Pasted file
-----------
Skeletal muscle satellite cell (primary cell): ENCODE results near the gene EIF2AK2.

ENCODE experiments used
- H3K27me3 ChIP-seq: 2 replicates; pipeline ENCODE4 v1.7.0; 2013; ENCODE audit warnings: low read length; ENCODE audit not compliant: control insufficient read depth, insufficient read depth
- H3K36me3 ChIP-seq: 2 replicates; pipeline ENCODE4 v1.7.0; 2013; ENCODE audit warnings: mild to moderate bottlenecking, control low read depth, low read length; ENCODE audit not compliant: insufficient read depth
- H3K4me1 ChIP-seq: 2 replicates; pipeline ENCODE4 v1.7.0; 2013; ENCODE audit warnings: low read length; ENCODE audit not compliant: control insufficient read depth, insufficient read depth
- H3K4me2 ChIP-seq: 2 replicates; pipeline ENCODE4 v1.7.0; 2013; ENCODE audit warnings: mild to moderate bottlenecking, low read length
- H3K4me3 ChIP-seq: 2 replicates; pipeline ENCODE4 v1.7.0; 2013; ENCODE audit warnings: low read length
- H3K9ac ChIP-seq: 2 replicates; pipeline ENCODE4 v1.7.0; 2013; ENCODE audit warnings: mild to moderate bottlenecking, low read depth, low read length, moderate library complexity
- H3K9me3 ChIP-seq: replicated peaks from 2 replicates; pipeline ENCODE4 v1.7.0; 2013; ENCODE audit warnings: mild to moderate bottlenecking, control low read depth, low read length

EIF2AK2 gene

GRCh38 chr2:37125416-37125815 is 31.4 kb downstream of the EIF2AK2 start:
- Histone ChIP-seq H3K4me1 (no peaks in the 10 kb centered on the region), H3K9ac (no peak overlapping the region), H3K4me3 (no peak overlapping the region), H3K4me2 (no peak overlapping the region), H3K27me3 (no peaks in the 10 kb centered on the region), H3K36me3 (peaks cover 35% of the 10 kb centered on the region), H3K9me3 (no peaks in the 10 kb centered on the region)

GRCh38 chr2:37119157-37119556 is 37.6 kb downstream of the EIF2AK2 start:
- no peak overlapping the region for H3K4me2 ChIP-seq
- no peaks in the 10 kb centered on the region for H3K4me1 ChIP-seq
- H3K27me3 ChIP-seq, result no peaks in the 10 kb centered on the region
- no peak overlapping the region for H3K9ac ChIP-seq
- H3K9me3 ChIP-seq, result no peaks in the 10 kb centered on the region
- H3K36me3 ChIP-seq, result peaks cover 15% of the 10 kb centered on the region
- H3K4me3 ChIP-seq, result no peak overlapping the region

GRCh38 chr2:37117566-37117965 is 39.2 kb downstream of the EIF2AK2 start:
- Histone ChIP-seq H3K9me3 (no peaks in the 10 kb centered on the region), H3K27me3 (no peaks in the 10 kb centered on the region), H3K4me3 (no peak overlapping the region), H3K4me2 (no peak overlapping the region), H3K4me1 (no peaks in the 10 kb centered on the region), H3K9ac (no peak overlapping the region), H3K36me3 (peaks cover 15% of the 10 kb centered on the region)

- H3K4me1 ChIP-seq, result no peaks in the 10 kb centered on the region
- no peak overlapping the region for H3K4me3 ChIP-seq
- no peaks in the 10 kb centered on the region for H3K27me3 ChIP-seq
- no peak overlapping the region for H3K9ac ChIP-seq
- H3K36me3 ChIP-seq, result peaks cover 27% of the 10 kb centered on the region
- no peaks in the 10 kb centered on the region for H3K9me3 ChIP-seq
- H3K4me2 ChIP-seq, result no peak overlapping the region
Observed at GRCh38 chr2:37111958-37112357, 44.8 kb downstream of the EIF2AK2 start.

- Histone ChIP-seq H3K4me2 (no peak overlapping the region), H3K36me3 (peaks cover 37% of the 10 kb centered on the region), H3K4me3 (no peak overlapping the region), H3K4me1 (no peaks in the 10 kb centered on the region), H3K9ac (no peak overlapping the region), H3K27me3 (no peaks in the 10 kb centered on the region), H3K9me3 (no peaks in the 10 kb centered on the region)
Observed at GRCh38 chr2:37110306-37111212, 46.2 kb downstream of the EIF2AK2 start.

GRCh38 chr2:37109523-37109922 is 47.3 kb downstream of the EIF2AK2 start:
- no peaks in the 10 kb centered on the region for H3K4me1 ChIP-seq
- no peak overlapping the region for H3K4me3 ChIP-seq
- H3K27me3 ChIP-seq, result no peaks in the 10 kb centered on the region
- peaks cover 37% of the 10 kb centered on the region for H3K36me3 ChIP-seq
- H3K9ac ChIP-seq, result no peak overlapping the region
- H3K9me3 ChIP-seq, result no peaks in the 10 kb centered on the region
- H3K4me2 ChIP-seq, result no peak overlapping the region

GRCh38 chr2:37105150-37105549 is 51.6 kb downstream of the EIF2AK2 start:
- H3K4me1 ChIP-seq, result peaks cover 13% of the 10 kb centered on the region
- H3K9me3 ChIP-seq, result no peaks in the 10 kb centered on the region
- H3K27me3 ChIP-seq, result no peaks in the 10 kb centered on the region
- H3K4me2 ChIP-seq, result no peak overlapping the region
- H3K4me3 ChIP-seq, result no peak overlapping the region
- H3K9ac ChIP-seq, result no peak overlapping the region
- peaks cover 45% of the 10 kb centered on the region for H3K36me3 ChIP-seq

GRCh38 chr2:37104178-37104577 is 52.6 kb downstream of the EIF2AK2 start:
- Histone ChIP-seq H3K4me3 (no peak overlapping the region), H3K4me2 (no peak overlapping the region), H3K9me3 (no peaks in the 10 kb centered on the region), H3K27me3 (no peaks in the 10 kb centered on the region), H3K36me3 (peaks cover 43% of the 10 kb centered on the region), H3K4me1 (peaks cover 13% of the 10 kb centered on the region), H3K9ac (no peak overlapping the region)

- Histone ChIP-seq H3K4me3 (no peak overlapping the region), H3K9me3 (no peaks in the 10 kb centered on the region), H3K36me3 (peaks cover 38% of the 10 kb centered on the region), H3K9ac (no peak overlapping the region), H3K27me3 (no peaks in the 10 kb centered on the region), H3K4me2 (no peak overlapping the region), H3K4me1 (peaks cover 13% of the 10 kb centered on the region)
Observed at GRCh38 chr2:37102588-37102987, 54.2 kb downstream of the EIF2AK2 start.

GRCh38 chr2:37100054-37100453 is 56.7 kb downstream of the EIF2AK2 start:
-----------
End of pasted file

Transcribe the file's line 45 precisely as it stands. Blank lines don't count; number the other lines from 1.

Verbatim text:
- H3K4me2 ChIP-seq, result no peak overlapping the region